Title: El Norte - Immigration South to North
Grade Level: 9-12
Subject/CA Standards: Spanish, Social Studies 12.2.6, Border Studies
Overview: Migration between countries in Central America is widespread, as is immigration to “El Norte”, the United States. This film looks at the reasons why many Central Americans go North to the United States by following the story of two Guatemalans throughout their journey to Los Angeles.
Purpose: This lesson aims to introduce students to the reasons and realities behind a journey that many people have made in order to reach the US.
- Students will see the reasons why many people, specifically those from Guatemala in the early '80's , choose to make the dangerous journey over the US border.
- Students will make connections between the economic conditions they learn of in other TOB lesson and the fact that many people migrate throughout Mesoamerica.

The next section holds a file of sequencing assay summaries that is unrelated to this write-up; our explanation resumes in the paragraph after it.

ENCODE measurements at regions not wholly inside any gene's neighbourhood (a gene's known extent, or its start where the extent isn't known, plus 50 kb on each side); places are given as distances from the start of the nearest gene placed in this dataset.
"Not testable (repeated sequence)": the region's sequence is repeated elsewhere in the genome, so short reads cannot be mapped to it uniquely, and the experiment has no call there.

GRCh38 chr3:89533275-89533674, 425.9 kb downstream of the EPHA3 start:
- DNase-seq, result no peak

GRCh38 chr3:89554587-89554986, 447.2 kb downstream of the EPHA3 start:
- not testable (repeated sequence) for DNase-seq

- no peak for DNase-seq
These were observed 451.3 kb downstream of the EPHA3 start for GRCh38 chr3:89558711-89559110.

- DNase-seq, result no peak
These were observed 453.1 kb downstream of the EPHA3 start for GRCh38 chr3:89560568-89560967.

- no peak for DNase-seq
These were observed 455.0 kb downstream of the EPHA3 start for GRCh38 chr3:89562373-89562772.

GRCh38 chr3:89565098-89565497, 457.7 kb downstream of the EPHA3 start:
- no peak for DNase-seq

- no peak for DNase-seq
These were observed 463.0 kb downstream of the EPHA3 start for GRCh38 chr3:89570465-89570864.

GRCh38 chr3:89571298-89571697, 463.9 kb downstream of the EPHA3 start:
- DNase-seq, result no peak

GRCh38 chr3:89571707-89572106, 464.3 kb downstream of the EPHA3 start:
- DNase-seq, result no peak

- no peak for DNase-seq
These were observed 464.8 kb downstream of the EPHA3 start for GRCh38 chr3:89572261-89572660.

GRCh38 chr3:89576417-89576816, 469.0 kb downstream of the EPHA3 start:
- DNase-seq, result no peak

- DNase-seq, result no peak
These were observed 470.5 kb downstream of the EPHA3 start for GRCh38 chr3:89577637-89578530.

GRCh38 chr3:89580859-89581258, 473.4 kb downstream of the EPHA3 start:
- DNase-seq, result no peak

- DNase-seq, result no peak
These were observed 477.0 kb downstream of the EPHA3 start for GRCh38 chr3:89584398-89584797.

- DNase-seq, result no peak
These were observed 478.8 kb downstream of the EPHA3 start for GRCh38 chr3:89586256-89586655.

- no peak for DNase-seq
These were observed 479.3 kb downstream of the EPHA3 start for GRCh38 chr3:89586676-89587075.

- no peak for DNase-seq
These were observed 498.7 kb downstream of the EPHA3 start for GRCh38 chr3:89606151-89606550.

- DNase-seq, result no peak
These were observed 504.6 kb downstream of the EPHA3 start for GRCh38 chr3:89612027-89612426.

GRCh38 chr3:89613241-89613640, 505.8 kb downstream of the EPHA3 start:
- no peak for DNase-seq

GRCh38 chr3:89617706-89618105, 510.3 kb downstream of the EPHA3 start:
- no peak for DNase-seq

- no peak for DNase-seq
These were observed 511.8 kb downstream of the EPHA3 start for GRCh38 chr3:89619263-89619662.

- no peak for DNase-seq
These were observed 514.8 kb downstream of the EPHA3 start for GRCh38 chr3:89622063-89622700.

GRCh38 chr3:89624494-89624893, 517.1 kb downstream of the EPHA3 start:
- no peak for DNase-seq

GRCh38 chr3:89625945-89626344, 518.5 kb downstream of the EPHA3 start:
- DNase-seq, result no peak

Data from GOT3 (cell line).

- Video: El Norte dir. Gregory Nava.
- El Norte Questions sheet.
- Related thematic unit entitled “Why Do People Move?: Migration in Latin America” can be found on the Stanford Program for International Cross-cultural Education (SPICE) website at http://spice.stanford.edu/ldml/viewpub_sp.lasso?id=10143.
Activities and Procedures:
- Brainstorm as many reasons as students can think of on the following question: “Why do people move?”.
- Watch the film, El Norte, answering the questions and discussing throughout.
- Have students interview a person that has come to the United States in the past ten years. This person may be a friend, relative, or classmate. Students should generate questions as a class, discussing issues of confidentiality, comfort level of interviewee, and interview protocols, then they may conduct interviews individually or in pairs.
Tying It Together:
- Report back to the class on findings and compile interviews. Discuss common themes, findings and surprises.
- Discuss issues that immigrants face as they come to the country. This lesson can lead into a historical study of immigration in the US or lead to a look at current affairs in California, such as Propositions 187, 228 and others.